Interview with Weber State ID Designer Hillary Wallace

Written By:  •  Thursday, May 24, 2012

In our previous article researching the new Weber State logo, Assistant AD Ron Goch told us that Weber State’s Art Director Hillary Wallace was largely responsible for the designs, so we contacted her. Hillary provided us with the inside scoop of how the process went, how she was inspired, and even what methods she used. Our interview follows.

Hillary Wallace quote weber state wildcats

1. What direction did the university give, or was the process pretty well carte blanche? If they gave you guidance, how specific was it?

The need for a more comprehensive set of athletic marks is a conversation that has been floating around Weber State for years. Because of the time and resource commitment required for making such a change, it kept getting pushed to the back burner.

Several factors were the impetus for finally diving into the process. Weber State’s singular shield mark didn’t work in many applications, and that led to a proliferation of unofficial Wildcats and logo-type creations. Our new athletic marketing director, Ron Goch, who joined WSU in 2010, stressed that our brand suffered from the lack of consistency. Once again it was time to order uniforms for the coming year — something that was problematic without a good set of marks. And the straw that broke the camel’s back was the question of what logo to use on the football field’s new artificial turf.

2. In what medium did you begin the process? Pencil, Illustrator… clay?

Pencils, pens, napkins, envelope backs, notebooks and computers were all instrumental in the creation process. Once it was decided that we were going to update the marks, not redesign them, I found it easiest to work in Illustrator. All the existing shapes, pieces and parts I was charged with incorporating were already there.

3. Were there any alternative designs that were rejected? How many versions were there? Did it bounce around a lot?

Very early in the process there was a fair amount of exploration of very new ideas. I actually used quite a bit to do research on the athletic logos of other colleges and share with our working group. Hundreds of ideas for font styles, cats and lettermarks were also presented to the group and key stakeholders. Ultimately, we decided to pursue an updated Wildcat and typography that could be used not only by athletics, but also by all club sports and non-academic units to promote school spirit.

4. What is your background? Have you designed for Athletics before?

I have been a graphic designer and art director at WSU for 11 years. I have designed for athletics, but this was my first athletics logo.

5. In looking at the spec sheet, we’ve noticed there one version of the cat head with black eyes and one with purple. Is this intentional? Does it have a purpose or use in mind?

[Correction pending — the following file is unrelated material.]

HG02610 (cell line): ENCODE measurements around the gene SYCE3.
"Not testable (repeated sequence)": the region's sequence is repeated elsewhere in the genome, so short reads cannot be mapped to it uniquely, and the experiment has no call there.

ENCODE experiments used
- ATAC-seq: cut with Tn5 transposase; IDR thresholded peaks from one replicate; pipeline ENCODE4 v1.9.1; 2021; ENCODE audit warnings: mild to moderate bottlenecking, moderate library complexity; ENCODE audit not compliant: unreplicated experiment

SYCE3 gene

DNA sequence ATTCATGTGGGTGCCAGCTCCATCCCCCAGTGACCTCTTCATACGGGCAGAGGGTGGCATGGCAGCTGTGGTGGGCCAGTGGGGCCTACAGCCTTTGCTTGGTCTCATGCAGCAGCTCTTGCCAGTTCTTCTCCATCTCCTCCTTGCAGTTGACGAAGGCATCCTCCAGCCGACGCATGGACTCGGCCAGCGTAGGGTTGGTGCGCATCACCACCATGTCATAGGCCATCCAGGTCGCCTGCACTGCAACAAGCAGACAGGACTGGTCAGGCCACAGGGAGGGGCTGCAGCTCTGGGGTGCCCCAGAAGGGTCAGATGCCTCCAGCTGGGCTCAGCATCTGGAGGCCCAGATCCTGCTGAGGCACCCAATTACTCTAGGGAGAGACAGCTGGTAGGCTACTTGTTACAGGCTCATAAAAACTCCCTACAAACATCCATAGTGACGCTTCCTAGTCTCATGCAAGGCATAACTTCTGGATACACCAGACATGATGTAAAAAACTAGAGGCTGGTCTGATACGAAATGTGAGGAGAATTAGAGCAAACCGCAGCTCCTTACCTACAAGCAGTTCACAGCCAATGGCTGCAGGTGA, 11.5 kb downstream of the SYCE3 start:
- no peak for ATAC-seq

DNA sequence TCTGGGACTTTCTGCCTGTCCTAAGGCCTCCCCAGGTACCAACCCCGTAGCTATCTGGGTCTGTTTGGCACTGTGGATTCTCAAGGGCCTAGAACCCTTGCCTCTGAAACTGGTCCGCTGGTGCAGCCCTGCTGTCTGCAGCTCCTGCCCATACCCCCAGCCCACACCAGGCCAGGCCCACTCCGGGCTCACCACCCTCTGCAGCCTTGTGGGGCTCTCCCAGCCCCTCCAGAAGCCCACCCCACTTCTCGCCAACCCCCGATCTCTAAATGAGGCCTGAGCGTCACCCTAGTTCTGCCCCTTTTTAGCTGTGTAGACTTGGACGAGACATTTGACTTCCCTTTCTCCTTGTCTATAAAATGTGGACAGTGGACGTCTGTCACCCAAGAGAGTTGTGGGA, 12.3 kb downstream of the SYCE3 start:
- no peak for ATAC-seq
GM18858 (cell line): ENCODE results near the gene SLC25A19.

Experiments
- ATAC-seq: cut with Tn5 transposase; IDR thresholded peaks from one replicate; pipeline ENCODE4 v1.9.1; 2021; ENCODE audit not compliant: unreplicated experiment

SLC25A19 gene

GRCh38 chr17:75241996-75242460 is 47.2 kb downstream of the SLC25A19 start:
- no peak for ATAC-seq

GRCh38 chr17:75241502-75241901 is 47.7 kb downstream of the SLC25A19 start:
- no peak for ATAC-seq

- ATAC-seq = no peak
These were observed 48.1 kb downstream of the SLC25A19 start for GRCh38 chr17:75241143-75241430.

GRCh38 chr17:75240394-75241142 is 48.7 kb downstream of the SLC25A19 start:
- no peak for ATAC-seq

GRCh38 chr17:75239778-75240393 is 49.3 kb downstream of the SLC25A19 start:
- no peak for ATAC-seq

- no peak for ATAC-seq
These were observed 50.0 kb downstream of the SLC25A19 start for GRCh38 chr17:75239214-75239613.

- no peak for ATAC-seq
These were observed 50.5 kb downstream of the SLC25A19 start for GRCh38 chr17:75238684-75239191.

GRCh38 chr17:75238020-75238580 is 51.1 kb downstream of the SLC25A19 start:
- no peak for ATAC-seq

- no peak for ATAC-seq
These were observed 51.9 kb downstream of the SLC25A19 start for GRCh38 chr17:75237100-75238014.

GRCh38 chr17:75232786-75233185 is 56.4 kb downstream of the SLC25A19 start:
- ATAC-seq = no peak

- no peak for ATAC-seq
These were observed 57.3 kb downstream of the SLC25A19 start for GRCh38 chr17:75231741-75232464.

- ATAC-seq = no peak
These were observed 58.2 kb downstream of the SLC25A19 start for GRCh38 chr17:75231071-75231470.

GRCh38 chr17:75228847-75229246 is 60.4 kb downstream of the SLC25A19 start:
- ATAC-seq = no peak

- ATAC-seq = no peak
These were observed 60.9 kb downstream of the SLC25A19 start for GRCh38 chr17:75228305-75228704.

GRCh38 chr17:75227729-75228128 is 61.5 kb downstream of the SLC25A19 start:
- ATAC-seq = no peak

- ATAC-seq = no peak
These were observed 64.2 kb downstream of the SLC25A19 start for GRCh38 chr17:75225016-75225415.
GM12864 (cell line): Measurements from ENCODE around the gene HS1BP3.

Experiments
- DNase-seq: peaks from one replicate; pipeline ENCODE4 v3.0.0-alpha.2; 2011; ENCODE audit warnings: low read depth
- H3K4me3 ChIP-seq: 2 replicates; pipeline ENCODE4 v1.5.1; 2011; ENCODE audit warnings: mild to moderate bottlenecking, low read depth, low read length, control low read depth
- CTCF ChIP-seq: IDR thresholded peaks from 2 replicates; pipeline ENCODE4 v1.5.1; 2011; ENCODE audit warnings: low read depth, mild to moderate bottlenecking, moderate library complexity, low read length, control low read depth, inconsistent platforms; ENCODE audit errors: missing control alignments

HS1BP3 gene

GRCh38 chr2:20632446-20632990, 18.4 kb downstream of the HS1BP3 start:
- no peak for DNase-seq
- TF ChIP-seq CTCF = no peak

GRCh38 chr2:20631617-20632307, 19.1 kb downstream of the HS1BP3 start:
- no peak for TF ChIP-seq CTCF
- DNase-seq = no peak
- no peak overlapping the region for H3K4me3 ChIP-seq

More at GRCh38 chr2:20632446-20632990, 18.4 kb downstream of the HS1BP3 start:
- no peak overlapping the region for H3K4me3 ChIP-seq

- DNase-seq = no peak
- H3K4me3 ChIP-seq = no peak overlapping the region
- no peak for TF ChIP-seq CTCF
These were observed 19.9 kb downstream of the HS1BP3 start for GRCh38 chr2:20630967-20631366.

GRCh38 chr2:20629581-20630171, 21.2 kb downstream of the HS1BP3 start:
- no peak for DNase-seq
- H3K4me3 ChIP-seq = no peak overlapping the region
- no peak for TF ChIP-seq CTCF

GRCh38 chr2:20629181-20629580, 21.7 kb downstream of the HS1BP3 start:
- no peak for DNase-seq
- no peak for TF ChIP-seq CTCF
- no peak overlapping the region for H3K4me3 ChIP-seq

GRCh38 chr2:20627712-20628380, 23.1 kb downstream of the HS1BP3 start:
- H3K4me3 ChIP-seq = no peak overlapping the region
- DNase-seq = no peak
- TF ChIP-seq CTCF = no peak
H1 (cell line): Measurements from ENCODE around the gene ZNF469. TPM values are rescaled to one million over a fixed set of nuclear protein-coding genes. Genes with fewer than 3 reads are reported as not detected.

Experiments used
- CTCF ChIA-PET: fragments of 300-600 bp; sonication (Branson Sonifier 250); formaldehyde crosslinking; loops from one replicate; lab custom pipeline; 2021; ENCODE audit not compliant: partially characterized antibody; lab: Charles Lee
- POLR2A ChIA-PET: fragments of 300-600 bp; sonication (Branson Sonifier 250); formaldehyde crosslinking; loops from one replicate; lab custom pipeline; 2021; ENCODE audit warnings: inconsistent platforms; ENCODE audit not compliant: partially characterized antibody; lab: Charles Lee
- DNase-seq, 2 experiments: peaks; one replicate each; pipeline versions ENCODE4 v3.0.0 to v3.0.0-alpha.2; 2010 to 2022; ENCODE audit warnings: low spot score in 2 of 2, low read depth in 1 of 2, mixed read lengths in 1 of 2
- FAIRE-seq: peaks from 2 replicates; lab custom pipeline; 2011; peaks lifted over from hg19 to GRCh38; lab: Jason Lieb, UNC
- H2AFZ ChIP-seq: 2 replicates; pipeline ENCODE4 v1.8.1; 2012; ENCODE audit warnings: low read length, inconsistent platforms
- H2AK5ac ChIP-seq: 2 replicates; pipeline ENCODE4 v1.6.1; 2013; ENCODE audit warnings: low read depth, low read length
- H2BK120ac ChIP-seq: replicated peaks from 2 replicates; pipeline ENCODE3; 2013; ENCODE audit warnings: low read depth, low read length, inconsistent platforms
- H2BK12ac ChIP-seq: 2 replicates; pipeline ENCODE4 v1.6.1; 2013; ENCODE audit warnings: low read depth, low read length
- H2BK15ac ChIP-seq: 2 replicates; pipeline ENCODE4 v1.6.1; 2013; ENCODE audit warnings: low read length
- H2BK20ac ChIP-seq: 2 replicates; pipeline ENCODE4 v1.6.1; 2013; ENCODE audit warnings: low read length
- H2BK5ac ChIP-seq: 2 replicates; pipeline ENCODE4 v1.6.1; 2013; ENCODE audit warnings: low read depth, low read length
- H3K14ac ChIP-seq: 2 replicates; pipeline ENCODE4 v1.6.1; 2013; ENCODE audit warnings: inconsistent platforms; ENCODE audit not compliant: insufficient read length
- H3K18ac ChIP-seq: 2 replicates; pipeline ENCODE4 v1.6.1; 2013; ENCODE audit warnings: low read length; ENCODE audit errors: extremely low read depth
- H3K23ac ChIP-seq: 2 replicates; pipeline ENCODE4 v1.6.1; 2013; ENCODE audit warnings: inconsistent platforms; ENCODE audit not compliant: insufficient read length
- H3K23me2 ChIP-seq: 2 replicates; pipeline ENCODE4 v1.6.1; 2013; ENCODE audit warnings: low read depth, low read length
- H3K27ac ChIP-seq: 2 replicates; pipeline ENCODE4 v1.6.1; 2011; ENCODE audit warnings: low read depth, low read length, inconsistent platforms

Weber State New Logo Cat Heads

Two versions of the primary were shown, one with black eyes, one with purple. Apparently, its all about the details.

Very good catch! Yes. Everyone loved the Wildcat with the purple eyes, but in certain applications, like when the logo is embroidered on a shirt, that level of detail can’t be achieved. The same is true when the logo is printed in one or two colors, so we decided to simplify the cat for such applications, and keep the detailed version available for situations where the user has size and ink on their side, such as center court or online.

6. What point of the process did you become involved? Are you able to speak more towards the motivation behind the University deciding on a redesign?

Over a year ago, a small working group that included athletics leadership, a few WSU administrators and me began to explore the feasibility of rebranding and what it might look like. Some felt strongly that we needed to keep the unique shape of our Wildcat head, while others were interested in an “athletic W,” and still others saw value in an entirely new cat and wordmark. Everyone agreed that it was time to retire the shield. Yea! We agreed about something!

Through that process, we concluded that we would simply update and add to the current marks rather than start from scratch. Weber State typically uses a collaborative approach to problem solving, and this project was no exception. I like to say I can see everyone when I look into our Wildcat’s eyes.

7. AD Jerry Bovee has said many times that this is “just an update, not a redesign.” Do you agree with that assessment?

I absolutely agree with that assessment. While the idea of a redesign was intriguing, it wasn’t right for Weber State at this time. By simply updating, we could be more nimble throughout the overhaul process. We can also gradually incorporate the new logos as it is fiscally prudent. Our new Wildcat plays well with our old Wildcat, so they can both be in use at the same time without causing too much brand confusion.

8. Have you seen the logo in use anywhere yet? If so, what was that experience like?
I have seen prototypes for the new football helmets. They are going to be cool.

We appreciate the folks at Weber State taking the time to speak with us about their new identity. It was particularly interesting to hear about the process behind the new logos, and their desire to remain true to the existing Wildcat.

We wish Weber State good luck on the field of play, as we all can see they will look good doing it.

Stay tuned to SportsLogos.Net for future updates, perhaps even an early view of those helmets Hillary already saw.

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JR Francis

JR Francis is an actor, writer, director, graphic designer, UX guru, father, comedian, and craft beer snob. You can reach him at or on Twitter @JRFrancisSLN*One of several full-time uniform reporters this site has including its founder, Chris Creamer, who started his site in 1997